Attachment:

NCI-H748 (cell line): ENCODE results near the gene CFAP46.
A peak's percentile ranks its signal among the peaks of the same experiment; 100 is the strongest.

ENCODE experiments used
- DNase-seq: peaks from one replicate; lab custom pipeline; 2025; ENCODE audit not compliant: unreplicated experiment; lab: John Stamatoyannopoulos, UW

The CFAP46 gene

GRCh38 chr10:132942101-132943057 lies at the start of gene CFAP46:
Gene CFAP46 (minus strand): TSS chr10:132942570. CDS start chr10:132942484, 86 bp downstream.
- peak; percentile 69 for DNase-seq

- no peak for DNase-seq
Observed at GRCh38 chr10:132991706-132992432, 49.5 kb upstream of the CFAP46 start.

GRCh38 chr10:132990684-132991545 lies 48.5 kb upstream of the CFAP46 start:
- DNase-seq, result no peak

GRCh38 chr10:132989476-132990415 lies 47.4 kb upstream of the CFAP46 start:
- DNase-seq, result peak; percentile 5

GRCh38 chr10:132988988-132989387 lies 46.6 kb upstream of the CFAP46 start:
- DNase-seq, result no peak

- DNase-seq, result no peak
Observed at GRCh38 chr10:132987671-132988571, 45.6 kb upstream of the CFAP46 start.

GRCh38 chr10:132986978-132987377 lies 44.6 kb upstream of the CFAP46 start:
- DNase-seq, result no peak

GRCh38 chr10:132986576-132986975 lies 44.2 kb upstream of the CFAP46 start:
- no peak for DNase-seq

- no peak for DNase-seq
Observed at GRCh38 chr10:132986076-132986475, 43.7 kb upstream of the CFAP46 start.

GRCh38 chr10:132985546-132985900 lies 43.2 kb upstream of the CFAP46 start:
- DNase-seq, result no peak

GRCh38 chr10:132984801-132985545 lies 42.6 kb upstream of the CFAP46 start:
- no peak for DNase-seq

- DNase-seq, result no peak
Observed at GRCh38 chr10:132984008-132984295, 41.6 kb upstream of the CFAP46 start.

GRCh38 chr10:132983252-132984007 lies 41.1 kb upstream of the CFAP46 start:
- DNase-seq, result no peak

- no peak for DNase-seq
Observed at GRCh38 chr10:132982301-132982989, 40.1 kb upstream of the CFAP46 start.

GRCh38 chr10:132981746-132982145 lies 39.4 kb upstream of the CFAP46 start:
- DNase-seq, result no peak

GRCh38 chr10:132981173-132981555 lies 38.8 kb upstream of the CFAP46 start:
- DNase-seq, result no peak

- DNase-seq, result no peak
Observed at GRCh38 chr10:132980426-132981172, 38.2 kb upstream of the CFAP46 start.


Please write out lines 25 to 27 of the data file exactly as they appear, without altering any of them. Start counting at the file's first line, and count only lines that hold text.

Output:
GRCh38 chr10:132985546-132985900 lies 43.2 kb upstream of the CFAP46 start:
- DNase-seq, result no peak

GRCh38 chr10:132984801-132985545 lies 42.6 kb upstream of the CFAP46 start: